Research performed in the centre shows how phosphorous removal through vaccum refining can be done with about 10 times less power consumption
Phosphorus (P) is one of the most detrimental impurities for the efficiency photovoltaic Si cells and its concentration must be fully controlled in solar silicon production. Phosphorus has a high segregation coefficient and hence cannot be removed from Si by directional solidification technique. Therefore, additional dedicated refining techniques are required for a complete removal of P from Si, and among all of them, vacuum refining is the most efficient method.
This method has been under research for 3 decades and recently is industrialised and it has been under research for more than 10 years at NTNU. The most recent results from this refining process are now published in the journal Vacuum with the title Vacuum refining of Silicon at ultra-high temperatures. In this paper the authors show when the process temperature exceeds 1.25 times the melting point of Si, the rate of process suddenly increases. The authors have discussed the kinetics of the process and they have developed a new theory for the evaporation of P from liquid Si, which bases on the decomposition of silicon phosphides at the melt surface. The power consumption of the vacuum refining process is discussed, and it is shown that refining at ultra – high temperatures reduces the power consumption about 10 times. Results of this research are promising in terms of providing high quality solar grade Si for PV applications with low costs and power consumption.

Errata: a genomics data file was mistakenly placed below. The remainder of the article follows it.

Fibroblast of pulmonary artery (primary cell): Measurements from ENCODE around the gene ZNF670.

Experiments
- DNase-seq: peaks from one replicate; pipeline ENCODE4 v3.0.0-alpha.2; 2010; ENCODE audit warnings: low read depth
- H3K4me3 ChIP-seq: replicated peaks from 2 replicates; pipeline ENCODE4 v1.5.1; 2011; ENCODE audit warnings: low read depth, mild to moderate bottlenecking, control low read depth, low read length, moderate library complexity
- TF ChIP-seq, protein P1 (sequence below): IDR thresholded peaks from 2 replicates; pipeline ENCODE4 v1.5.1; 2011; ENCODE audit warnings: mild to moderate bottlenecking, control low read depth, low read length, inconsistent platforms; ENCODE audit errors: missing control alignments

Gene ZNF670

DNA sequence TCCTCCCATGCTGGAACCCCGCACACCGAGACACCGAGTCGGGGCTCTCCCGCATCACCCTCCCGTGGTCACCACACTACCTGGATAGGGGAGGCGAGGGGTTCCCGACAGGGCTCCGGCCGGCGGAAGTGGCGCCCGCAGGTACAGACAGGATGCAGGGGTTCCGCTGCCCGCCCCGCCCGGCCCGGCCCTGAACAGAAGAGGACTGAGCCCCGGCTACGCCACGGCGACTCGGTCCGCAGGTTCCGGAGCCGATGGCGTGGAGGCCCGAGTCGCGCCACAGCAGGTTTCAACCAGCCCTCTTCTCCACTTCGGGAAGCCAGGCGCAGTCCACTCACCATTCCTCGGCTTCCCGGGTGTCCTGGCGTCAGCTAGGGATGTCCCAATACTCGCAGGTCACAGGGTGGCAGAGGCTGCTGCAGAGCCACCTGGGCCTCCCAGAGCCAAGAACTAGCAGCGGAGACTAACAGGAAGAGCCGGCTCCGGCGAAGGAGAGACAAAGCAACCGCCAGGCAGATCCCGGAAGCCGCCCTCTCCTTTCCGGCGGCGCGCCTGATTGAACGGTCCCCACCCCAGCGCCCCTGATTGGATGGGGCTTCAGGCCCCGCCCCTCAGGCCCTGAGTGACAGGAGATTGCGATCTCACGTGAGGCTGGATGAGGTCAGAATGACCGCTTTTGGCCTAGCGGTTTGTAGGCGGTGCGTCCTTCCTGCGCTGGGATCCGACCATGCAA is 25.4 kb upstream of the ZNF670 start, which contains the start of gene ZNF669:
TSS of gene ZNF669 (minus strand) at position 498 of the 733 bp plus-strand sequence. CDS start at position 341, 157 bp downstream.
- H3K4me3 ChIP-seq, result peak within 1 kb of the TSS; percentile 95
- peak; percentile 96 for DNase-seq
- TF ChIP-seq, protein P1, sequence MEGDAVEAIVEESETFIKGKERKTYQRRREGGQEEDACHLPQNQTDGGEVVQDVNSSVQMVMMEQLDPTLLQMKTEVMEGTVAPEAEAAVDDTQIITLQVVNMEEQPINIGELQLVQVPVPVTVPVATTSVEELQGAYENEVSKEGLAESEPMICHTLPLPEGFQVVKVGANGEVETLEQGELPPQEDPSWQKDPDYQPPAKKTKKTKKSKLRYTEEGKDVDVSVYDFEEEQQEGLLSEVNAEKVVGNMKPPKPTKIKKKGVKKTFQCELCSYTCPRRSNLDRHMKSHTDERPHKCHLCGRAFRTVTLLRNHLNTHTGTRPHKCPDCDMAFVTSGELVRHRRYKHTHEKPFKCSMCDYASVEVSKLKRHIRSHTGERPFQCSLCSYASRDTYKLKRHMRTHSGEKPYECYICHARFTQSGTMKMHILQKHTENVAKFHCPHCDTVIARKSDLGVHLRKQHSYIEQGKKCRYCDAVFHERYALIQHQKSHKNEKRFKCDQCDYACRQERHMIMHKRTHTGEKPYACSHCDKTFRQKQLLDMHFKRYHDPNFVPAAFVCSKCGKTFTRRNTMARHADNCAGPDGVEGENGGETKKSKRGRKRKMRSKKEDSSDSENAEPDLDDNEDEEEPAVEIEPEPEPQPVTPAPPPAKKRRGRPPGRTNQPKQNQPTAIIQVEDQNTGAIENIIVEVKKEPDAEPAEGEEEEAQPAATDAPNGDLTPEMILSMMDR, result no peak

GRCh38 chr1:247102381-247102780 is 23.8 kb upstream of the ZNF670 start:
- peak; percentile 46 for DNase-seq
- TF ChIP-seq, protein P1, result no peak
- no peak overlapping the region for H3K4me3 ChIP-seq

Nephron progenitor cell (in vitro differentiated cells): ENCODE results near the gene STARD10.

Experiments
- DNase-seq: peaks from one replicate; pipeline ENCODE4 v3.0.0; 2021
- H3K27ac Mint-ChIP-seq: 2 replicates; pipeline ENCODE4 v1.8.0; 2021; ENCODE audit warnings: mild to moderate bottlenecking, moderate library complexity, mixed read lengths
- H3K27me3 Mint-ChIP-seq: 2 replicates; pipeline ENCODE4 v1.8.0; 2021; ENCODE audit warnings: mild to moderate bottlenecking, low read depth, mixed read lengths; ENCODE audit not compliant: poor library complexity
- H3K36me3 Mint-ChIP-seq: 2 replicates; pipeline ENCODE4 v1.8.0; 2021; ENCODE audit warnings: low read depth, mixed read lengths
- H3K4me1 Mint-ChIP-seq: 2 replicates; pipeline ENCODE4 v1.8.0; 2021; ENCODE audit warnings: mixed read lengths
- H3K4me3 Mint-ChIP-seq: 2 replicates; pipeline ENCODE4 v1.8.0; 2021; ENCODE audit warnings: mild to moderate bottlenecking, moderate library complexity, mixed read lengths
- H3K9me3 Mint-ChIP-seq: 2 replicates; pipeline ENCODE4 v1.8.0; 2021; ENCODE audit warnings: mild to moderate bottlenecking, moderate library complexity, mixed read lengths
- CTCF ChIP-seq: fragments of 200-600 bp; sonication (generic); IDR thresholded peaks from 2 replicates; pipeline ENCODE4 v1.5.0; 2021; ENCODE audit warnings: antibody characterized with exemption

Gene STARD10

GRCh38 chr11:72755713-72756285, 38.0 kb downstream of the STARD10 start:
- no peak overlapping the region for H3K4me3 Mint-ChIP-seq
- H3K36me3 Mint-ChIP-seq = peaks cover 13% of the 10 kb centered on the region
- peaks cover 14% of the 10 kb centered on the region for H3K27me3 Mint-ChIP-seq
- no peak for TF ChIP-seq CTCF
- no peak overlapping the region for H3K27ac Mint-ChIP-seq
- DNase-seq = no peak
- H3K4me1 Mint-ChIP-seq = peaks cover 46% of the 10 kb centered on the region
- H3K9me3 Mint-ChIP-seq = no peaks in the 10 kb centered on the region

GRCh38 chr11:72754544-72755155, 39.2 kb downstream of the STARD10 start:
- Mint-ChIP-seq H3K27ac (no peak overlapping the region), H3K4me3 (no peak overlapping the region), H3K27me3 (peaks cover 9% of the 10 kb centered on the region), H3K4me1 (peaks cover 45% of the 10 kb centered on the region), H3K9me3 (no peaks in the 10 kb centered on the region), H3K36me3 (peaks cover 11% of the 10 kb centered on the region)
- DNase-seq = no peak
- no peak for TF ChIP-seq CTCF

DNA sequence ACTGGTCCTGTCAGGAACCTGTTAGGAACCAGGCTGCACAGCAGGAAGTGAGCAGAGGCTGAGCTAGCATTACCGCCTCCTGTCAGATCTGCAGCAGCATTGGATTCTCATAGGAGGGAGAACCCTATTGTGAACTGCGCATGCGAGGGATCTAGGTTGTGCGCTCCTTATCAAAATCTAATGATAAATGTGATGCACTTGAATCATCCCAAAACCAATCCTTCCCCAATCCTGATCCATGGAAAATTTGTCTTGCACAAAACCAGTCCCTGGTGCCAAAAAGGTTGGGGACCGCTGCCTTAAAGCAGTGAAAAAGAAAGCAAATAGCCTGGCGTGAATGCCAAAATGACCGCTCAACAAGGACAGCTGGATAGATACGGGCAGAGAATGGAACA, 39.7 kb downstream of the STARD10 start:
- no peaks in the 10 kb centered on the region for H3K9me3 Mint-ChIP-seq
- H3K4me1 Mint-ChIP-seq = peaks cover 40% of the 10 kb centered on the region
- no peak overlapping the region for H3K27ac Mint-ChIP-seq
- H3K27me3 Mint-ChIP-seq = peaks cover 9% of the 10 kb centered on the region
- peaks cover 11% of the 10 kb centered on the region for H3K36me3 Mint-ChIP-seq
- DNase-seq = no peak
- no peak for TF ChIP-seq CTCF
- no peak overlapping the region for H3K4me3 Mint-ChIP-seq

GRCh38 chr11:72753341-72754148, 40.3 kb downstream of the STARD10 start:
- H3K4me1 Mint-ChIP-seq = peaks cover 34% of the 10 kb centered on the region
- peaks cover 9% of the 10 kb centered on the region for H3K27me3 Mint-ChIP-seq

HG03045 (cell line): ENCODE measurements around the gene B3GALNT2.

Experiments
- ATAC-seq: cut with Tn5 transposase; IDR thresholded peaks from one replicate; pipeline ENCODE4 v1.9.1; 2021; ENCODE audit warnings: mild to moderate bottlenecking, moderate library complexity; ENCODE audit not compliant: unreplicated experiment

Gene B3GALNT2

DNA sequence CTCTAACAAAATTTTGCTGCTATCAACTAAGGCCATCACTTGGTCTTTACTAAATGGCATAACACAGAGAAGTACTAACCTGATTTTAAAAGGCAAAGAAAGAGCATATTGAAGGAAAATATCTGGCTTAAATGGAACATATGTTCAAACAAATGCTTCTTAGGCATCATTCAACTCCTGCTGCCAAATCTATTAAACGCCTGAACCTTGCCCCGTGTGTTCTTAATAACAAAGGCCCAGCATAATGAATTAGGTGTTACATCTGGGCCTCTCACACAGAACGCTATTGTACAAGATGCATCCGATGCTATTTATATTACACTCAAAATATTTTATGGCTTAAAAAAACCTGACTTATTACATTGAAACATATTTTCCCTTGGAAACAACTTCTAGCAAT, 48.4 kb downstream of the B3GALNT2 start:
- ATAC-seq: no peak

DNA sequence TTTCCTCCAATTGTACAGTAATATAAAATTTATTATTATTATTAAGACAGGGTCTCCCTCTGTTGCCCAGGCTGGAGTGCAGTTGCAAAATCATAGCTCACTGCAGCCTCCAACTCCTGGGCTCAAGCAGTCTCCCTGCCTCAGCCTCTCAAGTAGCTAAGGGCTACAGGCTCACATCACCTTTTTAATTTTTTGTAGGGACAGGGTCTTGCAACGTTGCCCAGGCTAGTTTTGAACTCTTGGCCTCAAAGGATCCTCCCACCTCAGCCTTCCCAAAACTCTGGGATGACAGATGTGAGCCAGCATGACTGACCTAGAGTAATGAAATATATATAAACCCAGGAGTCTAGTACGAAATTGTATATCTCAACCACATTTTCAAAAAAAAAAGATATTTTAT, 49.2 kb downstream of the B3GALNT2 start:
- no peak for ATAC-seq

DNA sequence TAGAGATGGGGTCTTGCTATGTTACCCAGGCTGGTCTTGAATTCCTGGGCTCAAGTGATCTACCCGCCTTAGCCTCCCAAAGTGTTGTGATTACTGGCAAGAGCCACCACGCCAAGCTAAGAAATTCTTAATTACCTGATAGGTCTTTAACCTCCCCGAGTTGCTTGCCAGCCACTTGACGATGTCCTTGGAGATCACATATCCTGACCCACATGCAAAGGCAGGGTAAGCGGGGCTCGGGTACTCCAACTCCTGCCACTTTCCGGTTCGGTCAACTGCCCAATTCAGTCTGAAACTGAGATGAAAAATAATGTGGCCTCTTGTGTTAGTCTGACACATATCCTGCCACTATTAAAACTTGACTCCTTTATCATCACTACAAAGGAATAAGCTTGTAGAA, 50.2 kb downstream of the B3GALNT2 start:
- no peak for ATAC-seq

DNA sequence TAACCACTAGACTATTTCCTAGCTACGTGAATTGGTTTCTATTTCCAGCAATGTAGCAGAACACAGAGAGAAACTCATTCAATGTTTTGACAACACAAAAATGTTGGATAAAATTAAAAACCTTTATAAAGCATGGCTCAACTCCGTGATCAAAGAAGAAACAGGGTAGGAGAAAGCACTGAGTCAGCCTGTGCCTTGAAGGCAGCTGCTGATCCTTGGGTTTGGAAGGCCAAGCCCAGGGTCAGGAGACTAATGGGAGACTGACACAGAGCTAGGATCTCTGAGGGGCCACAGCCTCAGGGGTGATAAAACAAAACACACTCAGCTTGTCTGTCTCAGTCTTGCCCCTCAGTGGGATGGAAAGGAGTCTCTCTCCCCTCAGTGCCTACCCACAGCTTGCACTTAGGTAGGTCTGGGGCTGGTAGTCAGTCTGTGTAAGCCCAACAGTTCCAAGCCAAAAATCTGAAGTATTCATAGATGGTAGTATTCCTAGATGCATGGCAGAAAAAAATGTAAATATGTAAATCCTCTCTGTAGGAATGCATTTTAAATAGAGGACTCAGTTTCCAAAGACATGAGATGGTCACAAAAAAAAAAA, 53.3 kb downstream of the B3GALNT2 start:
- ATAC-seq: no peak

Picture: Arman H Kermani is looking though the sight window of silicon refining furnace at Norwegian lab for Si-based solar cell technology, NTNU. Photograph by: Harald Philipson.